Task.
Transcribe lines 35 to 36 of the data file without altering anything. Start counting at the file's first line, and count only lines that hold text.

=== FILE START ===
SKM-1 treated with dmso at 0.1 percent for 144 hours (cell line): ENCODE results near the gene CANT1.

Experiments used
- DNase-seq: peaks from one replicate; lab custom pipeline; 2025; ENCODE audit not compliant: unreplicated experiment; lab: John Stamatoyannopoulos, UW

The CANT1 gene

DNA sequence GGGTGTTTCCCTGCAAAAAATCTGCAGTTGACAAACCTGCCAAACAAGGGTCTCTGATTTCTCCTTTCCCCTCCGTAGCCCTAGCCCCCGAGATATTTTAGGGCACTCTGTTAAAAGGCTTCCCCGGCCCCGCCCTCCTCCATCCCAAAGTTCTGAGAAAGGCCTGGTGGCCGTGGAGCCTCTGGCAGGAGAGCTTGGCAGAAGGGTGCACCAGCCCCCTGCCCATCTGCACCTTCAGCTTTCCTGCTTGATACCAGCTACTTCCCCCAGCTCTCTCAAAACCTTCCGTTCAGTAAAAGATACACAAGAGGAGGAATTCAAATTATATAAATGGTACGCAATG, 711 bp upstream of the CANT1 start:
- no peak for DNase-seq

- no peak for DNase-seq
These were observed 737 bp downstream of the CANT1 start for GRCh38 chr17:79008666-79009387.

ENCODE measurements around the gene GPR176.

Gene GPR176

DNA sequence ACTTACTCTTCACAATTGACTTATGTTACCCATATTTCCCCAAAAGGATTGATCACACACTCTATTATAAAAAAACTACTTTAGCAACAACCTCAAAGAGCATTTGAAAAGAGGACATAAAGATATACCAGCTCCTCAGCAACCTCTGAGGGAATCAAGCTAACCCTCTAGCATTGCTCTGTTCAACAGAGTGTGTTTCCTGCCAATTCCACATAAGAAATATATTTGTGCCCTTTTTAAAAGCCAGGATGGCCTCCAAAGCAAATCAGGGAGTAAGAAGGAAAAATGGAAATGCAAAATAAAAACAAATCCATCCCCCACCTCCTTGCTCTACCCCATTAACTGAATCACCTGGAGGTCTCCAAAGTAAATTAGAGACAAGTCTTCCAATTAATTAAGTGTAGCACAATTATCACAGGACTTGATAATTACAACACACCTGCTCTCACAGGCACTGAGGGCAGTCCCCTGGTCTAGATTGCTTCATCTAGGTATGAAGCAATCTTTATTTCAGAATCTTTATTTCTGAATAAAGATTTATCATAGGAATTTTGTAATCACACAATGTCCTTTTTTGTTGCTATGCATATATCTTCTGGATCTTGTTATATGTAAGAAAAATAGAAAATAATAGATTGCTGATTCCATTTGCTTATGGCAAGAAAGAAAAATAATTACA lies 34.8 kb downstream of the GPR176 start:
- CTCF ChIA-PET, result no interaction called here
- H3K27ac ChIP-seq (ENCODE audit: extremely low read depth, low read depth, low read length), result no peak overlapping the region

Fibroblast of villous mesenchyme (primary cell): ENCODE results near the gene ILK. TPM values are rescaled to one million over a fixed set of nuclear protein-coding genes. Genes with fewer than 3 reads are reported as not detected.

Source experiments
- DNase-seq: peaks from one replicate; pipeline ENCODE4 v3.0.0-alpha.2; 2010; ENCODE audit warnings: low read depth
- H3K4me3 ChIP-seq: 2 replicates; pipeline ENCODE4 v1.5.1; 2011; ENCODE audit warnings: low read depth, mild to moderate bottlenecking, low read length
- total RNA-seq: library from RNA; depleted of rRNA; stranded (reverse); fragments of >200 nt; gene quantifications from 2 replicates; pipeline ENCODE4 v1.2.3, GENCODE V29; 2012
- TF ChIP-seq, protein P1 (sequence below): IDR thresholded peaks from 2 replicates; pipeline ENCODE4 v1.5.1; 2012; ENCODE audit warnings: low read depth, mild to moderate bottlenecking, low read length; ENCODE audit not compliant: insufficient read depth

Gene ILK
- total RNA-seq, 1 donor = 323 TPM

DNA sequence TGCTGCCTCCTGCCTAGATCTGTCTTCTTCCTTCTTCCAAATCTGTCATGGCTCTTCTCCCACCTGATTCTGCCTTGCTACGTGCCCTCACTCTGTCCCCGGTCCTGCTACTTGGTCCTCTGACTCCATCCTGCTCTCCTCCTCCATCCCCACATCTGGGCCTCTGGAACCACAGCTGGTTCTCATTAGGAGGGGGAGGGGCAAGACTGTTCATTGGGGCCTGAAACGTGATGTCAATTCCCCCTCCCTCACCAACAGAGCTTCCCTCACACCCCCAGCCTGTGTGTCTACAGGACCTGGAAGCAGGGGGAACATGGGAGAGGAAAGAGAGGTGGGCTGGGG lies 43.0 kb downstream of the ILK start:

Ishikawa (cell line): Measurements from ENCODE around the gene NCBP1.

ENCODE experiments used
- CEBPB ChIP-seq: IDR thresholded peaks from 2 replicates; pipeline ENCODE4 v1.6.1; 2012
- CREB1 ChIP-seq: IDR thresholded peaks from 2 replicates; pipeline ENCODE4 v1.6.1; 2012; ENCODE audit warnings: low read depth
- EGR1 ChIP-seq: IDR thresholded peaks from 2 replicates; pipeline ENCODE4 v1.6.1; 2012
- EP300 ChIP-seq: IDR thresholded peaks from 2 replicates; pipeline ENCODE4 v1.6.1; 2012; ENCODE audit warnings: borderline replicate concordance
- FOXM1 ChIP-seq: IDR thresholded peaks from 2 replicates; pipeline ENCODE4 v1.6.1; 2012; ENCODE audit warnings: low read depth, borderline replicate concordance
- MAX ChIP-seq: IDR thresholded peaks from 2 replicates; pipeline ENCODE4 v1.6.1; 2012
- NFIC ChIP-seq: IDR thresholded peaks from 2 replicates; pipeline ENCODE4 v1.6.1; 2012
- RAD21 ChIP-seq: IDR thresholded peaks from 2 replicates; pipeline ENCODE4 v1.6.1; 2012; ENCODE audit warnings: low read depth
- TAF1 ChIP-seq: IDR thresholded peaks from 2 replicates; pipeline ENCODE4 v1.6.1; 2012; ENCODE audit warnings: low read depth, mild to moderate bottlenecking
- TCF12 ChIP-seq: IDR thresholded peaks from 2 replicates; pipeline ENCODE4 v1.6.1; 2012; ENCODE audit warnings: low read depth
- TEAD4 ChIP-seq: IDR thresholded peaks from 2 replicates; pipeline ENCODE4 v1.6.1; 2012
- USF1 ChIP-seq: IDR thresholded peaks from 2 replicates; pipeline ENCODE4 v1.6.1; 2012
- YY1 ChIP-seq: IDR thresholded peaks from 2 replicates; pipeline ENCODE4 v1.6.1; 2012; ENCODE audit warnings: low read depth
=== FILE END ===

- TEAD4 ChIP-seq: IDR thresholded peaks from 2 replicates; pipeline ENCODE4 v1.6.1; 2012
- USF1 ChIP-seq: IDR thresholded peaks from 2 replicates; pipeline ENCODE4 v1.6.1; 2012